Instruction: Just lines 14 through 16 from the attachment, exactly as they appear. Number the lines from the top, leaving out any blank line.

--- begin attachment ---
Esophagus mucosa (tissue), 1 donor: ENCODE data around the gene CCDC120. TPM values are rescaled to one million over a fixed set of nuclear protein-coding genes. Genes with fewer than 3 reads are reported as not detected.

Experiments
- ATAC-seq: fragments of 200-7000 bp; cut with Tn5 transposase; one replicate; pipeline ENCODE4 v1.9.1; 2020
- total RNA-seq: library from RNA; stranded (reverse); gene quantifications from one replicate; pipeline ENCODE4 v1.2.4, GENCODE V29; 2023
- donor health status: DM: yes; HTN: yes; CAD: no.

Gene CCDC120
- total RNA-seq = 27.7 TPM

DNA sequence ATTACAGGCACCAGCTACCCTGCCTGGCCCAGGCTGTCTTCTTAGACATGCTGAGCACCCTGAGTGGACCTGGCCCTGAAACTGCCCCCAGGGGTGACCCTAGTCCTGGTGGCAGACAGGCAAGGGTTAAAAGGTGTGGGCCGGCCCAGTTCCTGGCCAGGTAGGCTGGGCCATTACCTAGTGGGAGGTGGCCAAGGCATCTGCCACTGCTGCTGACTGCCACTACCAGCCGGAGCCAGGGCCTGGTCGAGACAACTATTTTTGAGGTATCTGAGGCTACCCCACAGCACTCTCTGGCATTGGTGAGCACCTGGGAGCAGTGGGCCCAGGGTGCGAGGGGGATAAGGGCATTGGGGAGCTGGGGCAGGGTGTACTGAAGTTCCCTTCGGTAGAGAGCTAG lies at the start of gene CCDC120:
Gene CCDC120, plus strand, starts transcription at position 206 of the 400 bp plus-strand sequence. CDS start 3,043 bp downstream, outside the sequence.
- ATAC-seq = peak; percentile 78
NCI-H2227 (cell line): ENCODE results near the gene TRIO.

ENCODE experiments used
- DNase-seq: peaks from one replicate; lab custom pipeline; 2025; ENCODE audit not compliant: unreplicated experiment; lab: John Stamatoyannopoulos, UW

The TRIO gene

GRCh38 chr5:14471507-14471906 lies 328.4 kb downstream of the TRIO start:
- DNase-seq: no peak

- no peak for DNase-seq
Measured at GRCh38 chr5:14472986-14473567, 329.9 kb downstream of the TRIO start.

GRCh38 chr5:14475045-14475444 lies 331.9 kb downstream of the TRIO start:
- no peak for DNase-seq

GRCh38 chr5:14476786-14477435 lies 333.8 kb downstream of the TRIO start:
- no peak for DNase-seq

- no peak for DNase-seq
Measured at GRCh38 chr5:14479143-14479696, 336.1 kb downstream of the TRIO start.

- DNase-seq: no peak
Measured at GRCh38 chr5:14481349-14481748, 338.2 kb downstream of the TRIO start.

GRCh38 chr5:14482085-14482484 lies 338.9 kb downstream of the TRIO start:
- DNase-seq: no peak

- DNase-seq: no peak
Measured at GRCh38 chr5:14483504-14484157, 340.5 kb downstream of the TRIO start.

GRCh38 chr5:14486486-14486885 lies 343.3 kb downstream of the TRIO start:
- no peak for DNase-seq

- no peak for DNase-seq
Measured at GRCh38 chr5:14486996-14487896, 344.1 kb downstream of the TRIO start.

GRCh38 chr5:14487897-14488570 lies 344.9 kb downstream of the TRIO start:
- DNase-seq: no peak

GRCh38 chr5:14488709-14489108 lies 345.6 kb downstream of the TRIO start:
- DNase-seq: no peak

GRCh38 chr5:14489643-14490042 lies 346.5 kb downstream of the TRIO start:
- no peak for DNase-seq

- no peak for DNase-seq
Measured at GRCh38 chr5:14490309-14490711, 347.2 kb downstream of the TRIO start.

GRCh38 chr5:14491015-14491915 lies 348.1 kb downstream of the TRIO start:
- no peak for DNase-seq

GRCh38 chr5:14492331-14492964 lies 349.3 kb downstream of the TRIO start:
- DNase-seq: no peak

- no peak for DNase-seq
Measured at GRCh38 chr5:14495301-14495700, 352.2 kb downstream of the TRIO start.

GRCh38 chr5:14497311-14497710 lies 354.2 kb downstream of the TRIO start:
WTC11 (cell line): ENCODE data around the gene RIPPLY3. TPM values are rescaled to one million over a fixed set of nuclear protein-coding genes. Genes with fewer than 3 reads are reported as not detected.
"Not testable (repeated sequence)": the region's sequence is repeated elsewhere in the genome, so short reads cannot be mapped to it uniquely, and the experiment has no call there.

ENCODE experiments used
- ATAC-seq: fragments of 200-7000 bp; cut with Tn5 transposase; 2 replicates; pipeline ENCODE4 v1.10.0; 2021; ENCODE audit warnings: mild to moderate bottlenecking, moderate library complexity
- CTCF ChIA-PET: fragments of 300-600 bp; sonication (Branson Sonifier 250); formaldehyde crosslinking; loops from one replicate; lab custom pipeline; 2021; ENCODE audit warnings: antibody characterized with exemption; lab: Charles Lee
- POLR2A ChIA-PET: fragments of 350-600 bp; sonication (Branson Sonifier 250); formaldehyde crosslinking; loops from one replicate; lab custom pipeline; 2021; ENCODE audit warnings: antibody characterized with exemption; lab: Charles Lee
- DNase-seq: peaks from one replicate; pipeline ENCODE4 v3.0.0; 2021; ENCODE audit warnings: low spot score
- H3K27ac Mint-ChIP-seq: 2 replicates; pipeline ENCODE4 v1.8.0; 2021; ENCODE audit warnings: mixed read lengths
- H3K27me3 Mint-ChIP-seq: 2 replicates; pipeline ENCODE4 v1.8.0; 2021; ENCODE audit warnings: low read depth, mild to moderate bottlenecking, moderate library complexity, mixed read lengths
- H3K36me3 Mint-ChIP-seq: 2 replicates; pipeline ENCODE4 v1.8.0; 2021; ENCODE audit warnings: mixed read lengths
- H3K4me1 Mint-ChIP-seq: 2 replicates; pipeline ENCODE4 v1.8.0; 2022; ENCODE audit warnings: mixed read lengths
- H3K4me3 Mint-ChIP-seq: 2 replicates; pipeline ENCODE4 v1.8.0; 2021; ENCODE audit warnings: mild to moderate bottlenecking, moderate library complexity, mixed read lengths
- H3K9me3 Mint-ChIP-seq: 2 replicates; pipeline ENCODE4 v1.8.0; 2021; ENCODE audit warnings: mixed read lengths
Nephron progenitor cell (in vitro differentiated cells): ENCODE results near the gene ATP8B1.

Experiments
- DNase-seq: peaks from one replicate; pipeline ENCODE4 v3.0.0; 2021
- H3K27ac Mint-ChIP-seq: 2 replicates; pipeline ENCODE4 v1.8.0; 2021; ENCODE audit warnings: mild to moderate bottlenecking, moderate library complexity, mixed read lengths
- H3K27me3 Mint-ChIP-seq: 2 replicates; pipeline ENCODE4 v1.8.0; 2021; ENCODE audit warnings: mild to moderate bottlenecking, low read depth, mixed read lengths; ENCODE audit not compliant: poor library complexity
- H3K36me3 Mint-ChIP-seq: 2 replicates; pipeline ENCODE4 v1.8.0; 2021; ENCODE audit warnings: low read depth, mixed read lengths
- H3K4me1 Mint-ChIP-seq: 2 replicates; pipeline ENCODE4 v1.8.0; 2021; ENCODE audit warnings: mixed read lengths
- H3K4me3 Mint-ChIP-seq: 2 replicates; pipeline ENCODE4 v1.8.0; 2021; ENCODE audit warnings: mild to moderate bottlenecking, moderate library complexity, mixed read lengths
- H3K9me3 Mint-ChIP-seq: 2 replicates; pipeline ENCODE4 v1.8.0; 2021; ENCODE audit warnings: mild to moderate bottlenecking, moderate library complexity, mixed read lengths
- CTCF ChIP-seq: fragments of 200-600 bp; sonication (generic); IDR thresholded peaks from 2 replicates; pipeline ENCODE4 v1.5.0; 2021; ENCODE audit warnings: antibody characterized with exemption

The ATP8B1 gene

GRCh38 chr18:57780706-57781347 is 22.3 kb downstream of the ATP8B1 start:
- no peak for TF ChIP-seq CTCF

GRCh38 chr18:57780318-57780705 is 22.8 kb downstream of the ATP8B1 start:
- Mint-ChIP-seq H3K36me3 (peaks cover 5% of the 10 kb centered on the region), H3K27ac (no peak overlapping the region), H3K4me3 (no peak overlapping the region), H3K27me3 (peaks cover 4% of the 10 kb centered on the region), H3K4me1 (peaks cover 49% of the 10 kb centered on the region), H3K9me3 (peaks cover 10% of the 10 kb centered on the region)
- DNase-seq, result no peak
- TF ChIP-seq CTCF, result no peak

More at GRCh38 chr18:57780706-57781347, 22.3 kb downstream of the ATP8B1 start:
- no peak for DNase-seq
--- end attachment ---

The TRIO gene

GRCh38 chr5:14471507-14471906 lies 328.4 kb downstream of the TRIO start:
- DNase-seq: no peak